Dominique Wilkins has a message for Kevin Durant: ‘Don’t listen to your critics’
As the calendar flips to 2020, Dominique Wilkins has some advice for Kevin Durant:
“Don’t listen to your critics.”
Wilkins set the standard for returning from a torn Achilles tendon, averaging 29.9 points in his first season back (1992-93) at age 32. It took the Hall of Famer nine months to recover.
Durant, 31, is nearly seven months removed from his Achilles injury on June 10, 2019. He is not expected to play for the Brooklyn Nets this season, with both player and team erring on the side of caution.
Durant is a two-time NBA Finals MVP, regular-season MVP, four-time scoring champ and 10-time All-Star. Returning to his former level won’t be easy, but Wilkins believes.
“Don’t listen to people telling you what you can or can’t do,” Wilkins told Yahoo Sports. “Because no one knows your heart better than you do.’
“I heard all those negative things. And I used it as fuel to prove [my critics] wrong. So that’s what he has to do. Because you’re going to have your doubters. You’re going to have your naysayers. You’re going to have all these people that have an opinion of what you’re going to be like when you come back.
“They’re going to be quick to say, ‘Well, the guy can shoot the ball and he’s talented, but what about the explosion?’ You get people saying stuff like that. So again, it comes down to, ‘How do you prove people wrong?’ You go out there, believe in yourself and work hard to get back to that star level. And I think everything else will take care of itself.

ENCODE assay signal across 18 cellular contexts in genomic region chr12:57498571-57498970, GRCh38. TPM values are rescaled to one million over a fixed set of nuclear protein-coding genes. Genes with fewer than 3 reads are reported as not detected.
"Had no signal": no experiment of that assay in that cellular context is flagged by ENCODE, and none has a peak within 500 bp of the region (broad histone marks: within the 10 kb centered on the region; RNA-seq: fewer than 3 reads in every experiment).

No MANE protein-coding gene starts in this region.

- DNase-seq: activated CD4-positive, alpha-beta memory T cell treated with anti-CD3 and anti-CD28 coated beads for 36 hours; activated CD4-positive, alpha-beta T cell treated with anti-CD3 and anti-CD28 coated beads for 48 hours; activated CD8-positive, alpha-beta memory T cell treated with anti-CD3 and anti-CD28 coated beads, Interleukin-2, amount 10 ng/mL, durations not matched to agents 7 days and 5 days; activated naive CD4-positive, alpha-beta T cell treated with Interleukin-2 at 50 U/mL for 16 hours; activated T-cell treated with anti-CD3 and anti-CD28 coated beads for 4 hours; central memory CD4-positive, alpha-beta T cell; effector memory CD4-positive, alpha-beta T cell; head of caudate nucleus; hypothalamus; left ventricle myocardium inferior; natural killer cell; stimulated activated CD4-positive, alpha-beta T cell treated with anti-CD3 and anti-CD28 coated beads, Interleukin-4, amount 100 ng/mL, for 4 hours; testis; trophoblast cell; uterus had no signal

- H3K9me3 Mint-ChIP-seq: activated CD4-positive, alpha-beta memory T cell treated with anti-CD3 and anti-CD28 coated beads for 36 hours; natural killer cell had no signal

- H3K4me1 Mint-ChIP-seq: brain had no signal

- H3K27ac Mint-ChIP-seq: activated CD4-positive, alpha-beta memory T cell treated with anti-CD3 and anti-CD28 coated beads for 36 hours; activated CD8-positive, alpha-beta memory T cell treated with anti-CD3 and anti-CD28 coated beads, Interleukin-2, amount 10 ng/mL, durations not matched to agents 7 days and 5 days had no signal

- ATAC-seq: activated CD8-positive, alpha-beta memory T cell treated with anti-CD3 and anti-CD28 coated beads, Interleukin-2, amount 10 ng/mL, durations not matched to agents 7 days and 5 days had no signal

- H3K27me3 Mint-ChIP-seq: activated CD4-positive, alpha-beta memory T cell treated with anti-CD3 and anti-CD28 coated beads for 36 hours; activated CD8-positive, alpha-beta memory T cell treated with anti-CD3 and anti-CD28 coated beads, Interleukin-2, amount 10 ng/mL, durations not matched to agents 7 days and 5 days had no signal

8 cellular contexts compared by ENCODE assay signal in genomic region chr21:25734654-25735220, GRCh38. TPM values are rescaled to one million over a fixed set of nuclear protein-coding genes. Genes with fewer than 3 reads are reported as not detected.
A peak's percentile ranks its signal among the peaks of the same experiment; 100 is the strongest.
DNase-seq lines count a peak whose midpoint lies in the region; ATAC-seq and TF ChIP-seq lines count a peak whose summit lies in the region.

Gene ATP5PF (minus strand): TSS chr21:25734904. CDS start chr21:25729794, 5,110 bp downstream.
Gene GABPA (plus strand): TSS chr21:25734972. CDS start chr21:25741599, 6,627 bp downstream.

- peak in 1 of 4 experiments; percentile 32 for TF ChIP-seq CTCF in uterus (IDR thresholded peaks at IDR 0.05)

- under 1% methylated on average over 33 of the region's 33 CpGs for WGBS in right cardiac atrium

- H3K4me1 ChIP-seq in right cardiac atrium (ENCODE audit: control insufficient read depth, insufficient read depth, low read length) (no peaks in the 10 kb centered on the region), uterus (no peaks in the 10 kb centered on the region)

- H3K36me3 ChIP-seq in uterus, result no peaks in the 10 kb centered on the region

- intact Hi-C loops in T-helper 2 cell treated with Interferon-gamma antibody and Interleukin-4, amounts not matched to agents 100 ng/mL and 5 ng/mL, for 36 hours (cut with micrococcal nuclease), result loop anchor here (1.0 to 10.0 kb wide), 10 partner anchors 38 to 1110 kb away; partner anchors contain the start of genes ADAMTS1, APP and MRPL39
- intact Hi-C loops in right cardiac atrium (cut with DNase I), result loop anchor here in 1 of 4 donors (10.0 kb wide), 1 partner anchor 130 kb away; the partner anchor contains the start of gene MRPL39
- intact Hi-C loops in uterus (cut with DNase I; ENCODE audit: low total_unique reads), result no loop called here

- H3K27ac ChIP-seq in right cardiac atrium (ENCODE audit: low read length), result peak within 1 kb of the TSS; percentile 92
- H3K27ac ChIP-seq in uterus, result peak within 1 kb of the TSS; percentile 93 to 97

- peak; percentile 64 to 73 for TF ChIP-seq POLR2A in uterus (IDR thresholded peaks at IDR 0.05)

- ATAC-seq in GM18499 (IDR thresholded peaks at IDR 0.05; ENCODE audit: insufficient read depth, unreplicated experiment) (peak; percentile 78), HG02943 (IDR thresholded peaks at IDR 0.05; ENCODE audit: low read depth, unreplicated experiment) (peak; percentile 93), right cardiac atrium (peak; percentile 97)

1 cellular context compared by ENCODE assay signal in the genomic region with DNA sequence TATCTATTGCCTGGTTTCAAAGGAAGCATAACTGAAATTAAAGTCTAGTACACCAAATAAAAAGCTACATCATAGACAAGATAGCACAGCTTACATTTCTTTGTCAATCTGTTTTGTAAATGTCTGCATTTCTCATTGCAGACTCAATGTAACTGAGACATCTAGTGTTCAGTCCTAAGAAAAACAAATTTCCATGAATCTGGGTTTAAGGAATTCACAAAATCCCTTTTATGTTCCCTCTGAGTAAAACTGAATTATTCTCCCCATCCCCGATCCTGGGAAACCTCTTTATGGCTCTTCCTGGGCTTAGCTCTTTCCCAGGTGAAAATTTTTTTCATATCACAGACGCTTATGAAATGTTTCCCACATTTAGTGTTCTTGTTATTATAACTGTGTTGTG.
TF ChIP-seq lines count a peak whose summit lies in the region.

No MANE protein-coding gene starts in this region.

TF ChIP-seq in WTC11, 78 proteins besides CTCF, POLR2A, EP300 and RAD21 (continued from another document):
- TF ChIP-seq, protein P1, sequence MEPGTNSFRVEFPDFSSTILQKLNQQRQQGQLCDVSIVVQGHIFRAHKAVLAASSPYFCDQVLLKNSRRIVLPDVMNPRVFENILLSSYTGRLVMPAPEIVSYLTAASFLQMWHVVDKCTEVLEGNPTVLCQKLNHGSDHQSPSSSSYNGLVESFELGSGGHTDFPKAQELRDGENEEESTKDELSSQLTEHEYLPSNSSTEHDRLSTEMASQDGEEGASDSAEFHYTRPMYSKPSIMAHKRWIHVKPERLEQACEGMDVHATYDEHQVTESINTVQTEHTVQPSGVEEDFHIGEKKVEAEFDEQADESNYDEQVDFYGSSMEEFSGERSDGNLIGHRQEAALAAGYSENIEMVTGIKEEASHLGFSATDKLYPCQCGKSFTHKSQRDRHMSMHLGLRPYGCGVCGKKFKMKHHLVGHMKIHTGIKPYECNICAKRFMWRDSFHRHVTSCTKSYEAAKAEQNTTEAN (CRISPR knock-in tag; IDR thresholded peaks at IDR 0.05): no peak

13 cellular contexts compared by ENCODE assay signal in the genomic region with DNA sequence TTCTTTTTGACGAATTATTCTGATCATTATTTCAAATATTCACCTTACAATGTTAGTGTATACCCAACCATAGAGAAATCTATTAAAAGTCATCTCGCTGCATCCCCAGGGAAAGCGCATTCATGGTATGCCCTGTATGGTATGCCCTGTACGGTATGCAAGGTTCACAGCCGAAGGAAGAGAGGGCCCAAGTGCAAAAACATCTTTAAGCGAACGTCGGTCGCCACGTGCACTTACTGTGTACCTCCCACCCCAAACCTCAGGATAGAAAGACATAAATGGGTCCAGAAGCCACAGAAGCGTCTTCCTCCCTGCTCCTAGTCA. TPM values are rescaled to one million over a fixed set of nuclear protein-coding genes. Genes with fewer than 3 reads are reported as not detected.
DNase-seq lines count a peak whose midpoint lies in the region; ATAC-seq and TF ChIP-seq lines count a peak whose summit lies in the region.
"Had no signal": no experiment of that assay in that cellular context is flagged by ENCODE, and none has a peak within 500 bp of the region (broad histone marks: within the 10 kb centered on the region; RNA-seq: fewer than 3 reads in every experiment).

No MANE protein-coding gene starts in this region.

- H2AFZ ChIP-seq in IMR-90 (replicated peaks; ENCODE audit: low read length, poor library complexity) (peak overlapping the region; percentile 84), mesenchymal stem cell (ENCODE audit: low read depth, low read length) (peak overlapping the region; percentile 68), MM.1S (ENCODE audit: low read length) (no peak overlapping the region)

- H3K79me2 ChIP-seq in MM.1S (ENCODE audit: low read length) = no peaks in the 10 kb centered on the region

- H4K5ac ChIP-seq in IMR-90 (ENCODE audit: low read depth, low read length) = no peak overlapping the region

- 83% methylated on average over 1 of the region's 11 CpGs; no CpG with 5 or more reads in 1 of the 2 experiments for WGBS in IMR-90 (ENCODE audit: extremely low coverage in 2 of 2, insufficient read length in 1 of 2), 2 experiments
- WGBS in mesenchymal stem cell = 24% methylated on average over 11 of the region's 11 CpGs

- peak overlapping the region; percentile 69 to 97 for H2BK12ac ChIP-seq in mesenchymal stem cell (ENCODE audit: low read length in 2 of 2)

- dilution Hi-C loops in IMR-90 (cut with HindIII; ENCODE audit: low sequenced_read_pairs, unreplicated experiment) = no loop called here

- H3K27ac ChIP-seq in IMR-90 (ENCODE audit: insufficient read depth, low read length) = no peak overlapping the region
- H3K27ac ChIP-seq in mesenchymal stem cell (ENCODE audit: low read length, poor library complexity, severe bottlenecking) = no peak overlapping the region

“One thing in his favor is that he loves to play. And anybody that loves the game is going to do whatever’s necessary to get back to that star level.”
Wilkins said the key to his strong return from the injury was rehabbing twice a day for nine months.
“The hardest part was in the beginning, just accepting the fact that I was hurt,” Wilkins said. “But once I got over that it was now just about, ‘What am I gonna do to get back? How can I be the player I once was? What do I need to do?’ And I started doing a lot of water therapy, working with very, very light weights.
“It took me believing in myself. And all those articles with people saying I wouldn’t be back, I wouldn’t be the same. I put them on the mirror of my workout room. I had to look at them everyday. And so that was my fuel.”
Wilkins said he was able to clear the mental hurdle about his Achilles during training camp.
“I got hit and I hit the ground really hard. And the first thing I did was I grabbed my Achilles,” Wilkins said. “And I’m like, ‘I’m not in any pain.’ And I said, ‘If this thing is going to go again, it’s going to be on my terms. I’m going to go all out.’ I had to get over the doubts, the fear.”
Wilkins scored 30 points in his first regular-season game back on Nov. 6, 1992, against the New York Knicks, and it was the start of another All-Star campaign after initially suffering the injury on Jan. 28, 1992.
Some players aren’t the same after tearing their Achilles. Wilkins was.
“It was very satisfying,” Wilkins said. “I remember thinking to myself, ‘I’m back.’”
Asked if he’d spoken with Durant about the injury, Wilkins said, “We’ve talked a little bit. Not much. But I’m always willing to give any type of insight or advice on that injury. It’s a time-consuming injury, but if you put in the work you can get back from it.”
Wilkins believes Durant can be as impactful post-injury as he was before.
“I wish him nothing but the best,” Wilkins said. “And if anybody can come back from this injury, it’s him.”
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